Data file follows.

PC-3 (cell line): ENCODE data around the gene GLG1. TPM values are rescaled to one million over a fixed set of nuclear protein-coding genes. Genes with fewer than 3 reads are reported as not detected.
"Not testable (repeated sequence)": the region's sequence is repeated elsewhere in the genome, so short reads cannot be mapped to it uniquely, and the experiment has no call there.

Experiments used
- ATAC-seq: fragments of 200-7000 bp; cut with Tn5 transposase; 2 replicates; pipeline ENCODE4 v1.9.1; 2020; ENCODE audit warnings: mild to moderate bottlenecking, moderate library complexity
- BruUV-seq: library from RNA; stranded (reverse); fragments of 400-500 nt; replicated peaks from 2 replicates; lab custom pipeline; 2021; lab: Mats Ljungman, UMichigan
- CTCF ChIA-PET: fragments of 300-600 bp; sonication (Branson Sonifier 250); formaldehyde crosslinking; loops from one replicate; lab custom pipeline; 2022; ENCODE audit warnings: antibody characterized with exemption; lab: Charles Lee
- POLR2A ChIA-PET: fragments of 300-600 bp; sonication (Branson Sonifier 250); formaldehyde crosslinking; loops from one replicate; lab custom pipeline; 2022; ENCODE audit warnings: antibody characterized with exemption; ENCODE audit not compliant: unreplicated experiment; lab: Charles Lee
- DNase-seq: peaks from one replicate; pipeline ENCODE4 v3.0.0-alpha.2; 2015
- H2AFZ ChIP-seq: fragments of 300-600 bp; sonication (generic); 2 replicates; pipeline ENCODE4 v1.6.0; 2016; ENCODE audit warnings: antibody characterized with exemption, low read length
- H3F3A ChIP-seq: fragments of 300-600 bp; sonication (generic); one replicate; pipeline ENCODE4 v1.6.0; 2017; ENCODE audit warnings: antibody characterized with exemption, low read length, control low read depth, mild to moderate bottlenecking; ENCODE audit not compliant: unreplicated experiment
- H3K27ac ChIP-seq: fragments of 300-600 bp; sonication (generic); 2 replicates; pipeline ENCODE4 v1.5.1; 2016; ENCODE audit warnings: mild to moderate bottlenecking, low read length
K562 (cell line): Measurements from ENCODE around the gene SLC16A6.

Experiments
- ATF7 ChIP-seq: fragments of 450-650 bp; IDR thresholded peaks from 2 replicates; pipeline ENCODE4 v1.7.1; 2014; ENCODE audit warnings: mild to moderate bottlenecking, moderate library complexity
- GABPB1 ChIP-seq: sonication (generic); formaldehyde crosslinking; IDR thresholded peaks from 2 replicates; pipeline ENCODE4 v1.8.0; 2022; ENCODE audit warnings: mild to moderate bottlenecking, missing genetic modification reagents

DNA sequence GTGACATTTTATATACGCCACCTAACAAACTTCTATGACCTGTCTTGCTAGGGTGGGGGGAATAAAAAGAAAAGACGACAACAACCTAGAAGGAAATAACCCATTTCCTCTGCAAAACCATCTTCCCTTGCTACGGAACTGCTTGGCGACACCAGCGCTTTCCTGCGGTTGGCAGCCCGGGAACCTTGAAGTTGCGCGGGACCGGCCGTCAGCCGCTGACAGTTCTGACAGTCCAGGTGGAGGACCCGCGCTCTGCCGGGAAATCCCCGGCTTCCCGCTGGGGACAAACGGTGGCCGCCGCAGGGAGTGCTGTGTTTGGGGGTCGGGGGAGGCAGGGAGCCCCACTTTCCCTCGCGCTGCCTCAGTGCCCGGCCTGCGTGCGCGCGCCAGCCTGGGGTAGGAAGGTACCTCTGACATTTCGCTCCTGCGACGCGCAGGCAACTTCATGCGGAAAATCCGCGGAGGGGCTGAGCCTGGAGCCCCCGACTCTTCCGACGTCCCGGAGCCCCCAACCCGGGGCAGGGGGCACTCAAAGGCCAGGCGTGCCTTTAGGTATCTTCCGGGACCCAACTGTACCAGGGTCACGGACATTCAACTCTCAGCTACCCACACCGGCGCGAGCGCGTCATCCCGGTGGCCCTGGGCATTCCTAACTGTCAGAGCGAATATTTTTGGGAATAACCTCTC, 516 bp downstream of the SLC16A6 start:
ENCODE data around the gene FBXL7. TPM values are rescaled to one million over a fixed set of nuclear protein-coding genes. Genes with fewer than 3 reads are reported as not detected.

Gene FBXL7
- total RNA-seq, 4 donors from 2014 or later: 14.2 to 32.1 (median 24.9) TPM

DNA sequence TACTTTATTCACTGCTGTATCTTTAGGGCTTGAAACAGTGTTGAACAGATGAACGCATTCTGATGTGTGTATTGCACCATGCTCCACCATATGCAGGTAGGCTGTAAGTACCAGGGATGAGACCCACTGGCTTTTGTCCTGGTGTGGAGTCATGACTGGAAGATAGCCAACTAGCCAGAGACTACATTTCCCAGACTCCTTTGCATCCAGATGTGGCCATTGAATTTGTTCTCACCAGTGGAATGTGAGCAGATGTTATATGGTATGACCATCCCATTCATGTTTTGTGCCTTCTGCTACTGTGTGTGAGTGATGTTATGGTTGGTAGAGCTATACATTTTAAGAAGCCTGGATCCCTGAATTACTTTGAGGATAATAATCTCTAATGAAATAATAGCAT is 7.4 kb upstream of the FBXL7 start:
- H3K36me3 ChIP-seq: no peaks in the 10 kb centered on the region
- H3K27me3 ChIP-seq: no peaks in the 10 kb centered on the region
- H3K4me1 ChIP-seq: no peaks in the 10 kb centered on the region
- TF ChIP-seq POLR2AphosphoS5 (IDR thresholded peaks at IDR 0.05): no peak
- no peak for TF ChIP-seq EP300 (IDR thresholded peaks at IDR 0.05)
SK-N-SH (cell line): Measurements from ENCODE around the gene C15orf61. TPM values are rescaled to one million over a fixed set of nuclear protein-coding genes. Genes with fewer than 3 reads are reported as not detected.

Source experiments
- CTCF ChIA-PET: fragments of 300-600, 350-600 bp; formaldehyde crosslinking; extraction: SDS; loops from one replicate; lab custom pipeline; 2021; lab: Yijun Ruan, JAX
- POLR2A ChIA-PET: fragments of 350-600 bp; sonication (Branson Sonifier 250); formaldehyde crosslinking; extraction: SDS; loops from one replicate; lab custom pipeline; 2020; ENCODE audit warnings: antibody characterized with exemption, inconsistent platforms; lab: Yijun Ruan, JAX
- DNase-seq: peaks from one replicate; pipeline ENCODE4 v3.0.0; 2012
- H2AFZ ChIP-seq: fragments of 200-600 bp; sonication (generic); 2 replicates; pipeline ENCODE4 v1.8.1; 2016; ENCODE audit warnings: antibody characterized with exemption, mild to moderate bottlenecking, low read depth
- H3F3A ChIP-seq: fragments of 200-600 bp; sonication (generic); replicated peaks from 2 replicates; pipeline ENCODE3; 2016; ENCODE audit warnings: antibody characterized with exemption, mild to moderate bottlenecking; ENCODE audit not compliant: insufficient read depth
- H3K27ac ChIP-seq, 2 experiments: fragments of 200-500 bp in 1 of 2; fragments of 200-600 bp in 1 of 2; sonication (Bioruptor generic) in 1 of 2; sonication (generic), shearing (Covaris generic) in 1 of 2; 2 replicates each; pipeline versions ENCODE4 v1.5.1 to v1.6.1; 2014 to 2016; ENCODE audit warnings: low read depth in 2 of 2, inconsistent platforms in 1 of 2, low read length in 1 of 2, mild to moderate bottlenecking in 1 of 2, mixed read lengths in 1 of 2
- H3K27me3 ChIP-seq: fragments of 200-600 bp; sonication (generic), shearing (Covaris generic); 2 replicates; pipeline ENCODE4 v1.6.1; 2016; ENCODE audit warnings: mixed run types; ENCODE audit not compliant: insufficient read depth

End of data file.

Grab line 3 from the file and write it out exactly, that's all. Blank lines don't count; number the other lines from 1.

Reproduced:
Experiments used